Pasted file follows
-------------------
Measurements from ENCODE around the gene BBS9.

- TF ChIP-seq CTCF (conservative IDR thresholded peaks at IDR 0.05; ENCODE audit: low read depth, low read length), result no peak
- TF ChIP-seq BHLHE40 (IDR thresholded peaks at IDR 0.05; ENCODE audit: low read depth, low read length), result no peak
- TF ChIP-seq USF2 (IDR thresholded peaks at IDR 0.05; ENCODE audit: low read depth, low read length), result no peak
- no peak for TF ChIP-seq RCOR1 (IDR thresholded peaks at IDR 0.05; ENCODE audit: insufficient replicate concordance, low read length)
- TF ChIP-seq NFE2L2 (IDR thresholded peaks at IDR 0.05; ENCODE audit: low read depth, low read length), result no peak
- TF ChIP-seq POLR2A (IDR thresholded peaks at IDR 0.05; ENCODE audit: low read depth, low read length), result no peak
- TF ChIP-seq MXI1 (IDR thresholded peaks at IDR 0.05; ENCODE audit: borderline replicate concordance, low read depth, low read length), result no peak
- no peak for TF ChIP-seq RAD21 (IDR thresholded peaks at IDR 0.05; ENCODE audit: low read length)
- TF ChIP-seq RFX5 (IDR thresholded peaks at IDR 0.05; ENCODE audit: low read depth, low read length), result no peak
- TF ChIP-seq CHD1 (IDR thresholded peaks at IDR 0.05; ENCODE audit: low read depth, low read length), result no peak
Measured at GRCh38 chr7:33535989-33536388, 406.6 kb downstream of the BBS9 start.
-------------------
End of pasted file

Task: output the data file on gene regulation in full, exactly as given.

Measurements from ENCODE around the gene BBS9.

- TF ChIP-seq CTCF (conservative IDR thresholded peaks at IDR 0.05; ENCODE audit: low read depth, low read length), result no peak
- TF ChIP-seq BHLHE40 (IDR thresholded peaks at IDR 0.05; ENCODE audit: low read depth, low read length), result no peak
- TF ChIP-seq USF2 (IDR thresholded peaks at IDR 0.05; ENCODE audit: low read depth, low read length), result no peak
- no peak for TF ChIP-seq RCOR1 (IDR thresholded peaks at IDR 0.05; ENCODE audit: insufficient replicate concordance, low read length)
- TF ChIP-seq NFE2L2 (IDR thresholded peaks at IDR 0.05; ENCODE audit: low read depth, low read length), result no peak
- TF ChIP-seq POLR2A (IDR thresholded peaks at IDR 0.05; ENCODE audit: low read depth, low read length), result no peak
- TF ChIP-seq MXI1 (IDR thresholded peaks at IDR 0.05; ENCODE audit: borderline replicate concordance, low read depth, low read length), result no peak
- no peak for TF ChIP-seq RAD21 (IDR thresholded peaks at IDR 0.05; ENCODE audit: low read length)
- TF ChIP-seq RFX5 (IDR thresholded peaks at IDR 0.05; ENCODE audit: low read depth, low read length), result no peak
- TF ChIP-seq CHD1 (IDR thresholded peaks at IDR 0.05; ENCODE audit: low read depth, low read length), result no peak
Measured at GRCh38 chr7:33535989-33536388, 406.6 kb downstream of the BBS9 start.